My question has two parts:
What does the word career mean to you?
Do you know the word career is now transforming from a noun to an action verb?
A career is defined as “an occupation undertaken for a significant period of a person's life and with opportunities for progress.” Today “a significant period of time” now means an average of three years or less in a particular work role. The average worker changes jobs at least 10 to 12 times.
Most of us are doing work today that wasn’t written in the job description of our original offer. Such is the 21st century workplace of shifting paradigms related to emerging business strategies, new products and services for a consumer base whose demographics constantly change and trend. Add that to our surging global market with innovative technology creating a complex revolution of the workplace and those who work in it.
Using the word career as an action verb indicates we are willing, open and adaptable to the force of change and the impact it will have on our work life including the processes, systems and organizational structure we put into place. The noun career is derived from the French word that means “racetrack”. You know when a career becomes just a job. It happens when we believe the racetrack just goes round and round with no finish line in sight. When we see the word “career” as an action verb we run the race with endurance, strength, fortitude, cooperation and the wisdom of professionals who go before us.
Especially, when change happens. Change is the most consistent thing in work and life. How are we preparing our future workforce for the inevitable turbulence they will experience? Keep in mind; we cannot prepare our students for change we’re not prepared for ourselves. Therefore, we must also ask, how are we preparing for the same turbulence that may occur in our work?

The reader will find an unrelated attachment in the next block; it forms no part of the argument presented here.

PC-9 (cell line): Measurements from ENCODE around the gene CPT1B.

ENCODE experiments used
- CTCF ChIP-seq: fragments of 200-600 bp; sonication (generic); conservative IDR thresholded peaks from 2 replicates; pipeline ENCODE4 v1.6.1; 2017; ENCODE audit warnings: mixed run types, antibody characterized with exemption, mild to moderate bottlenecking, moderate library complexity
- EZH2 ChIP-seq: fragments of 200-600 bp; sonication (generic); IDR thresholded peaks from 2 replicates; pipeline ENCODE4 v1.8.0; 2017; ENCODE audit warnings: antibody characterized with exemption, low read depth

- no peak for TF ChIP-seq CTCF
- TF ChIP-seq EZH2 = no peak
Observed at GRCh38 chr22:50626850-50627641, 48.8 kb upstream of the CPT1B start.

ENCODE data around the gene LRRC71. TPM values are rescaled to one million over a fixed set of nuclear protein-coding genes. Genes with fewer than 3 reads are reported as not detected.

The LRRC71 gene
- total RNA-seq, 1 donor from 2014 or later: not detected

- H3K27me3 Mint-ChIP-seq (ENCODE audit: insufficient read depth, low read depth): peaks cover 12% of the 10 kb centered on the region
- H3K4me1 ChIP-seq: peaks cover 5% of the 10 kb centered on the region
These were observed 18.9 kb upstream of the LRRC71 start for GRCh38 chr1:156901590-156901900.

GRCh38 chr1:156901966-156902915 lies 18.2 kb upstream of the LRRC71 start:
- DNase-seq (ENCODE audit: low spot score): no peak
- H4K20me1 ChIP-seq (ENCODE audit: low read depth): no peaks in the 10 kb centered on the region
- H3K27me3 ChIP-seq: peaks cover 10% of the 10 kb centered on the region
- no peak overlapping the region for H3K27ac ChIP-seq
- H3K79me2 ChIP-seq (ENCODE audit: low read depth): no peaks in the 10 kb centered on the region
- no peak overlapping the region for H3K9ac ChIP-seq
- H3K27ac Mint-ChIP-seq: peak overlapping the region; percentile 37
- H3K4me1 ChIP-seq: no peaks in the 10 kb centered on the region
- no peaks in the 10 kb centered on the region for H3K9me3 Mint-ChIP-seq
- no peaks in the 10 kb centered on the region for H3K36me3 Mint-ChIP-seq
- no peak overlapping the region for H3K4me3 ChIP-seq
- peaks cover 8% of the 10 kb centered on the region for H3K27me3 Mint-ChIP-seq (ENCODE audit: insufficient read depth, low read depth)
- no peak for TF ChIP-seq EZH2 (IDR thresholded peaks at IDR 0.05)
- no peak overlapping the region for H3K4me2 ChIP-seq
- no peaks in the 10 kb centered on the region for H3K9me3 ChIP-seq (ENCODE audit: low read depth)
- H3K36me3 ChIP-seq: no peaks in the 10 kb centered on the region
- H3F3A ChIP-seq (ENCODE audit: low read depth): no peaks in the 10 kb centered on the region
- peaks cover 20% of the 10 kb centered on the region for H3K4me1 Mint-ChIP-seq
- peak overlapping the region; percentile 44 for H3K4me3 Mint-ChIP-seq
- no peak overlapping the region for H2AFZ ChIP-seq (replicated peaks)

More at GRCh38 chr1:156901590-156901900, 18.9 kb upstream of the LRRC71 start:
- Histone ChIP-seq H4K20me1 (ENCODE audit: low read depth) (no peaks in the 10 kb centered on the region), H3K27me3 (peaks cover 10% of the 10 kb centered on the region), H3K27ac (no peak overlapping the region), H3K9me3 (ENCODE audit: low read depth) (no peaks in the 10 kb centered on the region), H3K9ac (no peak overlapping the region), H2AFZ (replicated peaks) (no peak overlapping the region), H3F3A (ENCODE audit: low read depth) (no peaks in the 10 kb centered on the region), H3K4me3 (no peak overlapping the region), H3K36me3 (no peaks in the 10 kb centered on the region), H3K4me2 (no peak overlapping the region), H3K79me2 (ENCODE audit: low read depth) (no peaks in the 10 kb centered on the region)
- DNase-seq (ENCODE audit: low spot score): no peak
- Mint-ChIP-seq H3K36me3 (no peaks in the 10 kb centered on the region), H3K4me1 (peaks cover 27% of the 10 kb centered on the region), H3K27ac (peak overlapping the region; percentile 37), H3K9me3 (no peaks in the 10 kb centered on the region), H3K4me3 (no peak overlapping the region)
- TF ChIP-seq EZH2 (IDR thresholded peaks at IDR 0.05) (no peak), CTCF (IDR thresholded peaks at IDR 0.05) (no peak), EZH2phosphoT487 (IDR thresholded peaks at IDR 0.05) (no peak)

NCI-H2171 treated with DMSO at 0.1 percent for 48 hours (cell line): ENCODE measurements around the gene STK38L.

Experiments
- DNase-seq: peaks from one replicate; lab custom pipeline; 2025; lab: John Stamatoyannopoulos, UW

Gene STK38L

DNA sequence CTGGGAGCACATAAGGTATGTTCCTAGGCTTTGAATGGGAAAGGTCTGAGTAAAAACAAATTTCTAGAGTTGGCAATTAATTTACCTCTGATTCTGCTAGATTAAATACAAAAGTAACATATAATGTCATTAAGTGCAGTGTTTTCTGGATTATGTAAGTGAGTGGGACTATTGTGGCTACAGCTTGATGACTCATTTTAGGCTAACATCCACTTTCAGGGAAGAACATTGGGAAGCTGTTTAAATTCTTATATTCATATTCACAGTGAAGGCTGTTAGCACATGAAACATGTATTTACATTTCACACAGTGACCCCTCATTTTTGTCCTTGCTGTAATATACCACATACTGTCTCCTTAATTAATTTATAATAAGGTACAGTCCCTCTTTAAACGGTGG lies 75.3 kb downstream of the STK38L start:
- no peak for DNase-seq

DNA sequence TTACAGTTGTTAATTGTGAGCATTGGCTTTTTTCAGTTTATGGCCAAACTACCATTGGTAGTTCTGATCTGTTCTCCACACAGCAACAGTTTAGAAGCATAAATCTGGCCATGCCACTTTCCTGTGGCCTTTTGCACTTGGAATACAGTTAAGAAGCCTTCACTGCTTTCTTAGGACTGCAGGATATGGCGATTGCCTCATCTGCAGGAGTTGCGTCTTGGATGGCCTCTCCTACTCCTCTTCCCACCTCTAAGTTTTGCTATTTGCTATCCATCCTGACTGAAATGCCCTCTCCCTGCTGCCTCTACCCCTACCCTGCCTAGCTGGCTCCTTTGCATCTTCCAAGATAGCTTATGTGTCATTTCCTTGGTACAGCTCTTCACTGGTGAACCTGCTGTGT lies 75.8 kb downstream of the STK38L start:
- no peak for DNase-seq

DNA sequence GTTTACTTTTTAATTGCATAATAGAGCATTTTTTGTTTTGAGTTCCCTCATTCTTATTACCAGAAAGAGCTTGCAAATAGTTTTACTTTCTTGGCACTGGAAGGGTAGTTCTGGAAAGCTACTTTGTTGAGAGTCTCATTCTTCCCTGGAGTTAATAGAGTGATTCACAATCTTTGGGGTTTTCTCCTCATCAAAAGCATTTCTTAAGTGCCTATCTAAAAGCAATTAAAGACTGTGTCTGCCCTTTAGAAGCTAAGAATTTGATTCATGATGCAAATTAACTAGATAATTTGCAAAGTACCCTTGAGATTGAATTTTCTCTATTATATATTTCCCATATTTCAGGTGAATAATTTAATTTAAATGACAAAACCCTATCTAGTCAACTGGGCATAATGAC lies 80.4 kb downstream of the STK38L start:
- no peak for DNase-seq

Career as an action verb describes us as determined runners at full speed. We too face challenges to adapt and change our strategies and services to meet the needs of students and the employers who will hire them. A student who understands career as an action verb will do the following action steps:
1. Be intentional about gaining experience and proving its value.
2. Have a mentor to guide them through career exploration and the job search process.
3. Connect to a vast array of employers and industry experts while learning best practices for their chosen profession.
Today, career as a noun is no longer a one-time decision determined in college, but an intentional process of making wise choices when it comes to work opportunities.
Students need to be empowered to see work not as a ladder to climb but as a trellis to support their professional and personal goals of achievement, growth and contribution.
If we don’t ask them this highly important question of how they see career as an action verb or challenge their views if they only see it as a noun, students are likely to stray off the narrow course and continue to run in circles.
What is another highly important question you would ask?